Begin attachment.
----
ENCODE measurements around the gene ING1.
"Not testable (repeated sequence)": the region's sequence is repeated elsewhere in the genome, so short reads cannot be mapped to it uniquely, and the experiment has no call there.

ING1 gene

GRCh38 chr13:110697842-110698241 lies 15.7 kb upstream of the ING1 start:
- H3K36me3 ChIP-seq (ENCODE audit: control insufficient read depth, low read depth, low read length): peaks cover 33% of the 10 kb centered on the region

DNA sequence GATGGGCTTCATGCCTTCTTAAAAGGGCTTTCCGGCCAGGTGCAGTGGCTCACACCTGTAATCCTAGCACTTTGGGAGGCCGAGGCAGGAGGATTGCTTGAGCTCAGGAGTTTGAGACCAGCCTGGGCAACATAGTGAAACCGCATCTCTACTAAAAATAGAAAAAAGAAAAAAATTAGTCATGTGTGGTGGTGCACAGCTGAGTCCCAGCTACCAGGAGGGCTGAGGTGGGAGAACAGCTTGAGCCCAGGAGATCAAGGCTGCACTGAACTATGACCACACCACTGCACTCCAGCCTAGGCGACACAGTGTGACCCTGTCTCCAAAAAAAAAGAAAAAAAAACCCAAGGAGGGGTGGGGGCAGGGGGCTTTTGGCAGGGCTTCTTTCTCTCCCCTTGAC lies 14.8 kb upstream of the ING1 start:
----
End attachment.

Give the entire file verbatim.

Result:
ENCODE measurements around the gene ING1.
"Not testable (repeated sequence)": the region's sequence is repeated elsewhere in the genome, so short reads cannot be mapped to it uniquely, and the experiment has no call there.

ING1 gene

GRCh38 chr13:110697842-110698241 lies 15.7 kb upstream of the ING1 start:
- H3K36me3 ChIP-seq (ENCODE audit: control insufficient read depth, low read depth, low read length): peaks cover 33% of the 10 kb centered on the region

DNA sequence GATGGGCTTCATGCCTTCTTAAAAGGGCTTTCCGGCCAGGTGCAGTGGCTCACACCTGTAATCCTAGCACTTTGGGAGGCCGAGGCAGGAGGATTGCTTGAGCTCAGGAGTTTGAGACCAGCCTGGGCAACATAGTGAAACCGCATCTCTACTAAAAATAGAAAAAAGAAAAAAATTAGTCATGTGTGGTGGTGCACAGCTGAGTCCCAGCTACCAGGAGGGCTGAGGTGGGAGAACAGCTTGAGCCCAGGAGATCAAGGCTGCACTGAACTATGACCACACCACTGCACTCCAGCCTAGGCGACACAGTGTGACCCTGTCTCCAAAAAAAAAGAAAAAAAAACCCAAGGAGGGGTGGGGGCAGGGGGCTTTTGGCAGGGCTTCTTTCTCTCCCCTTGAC lies 14.8 kb upstream of the ING1 start: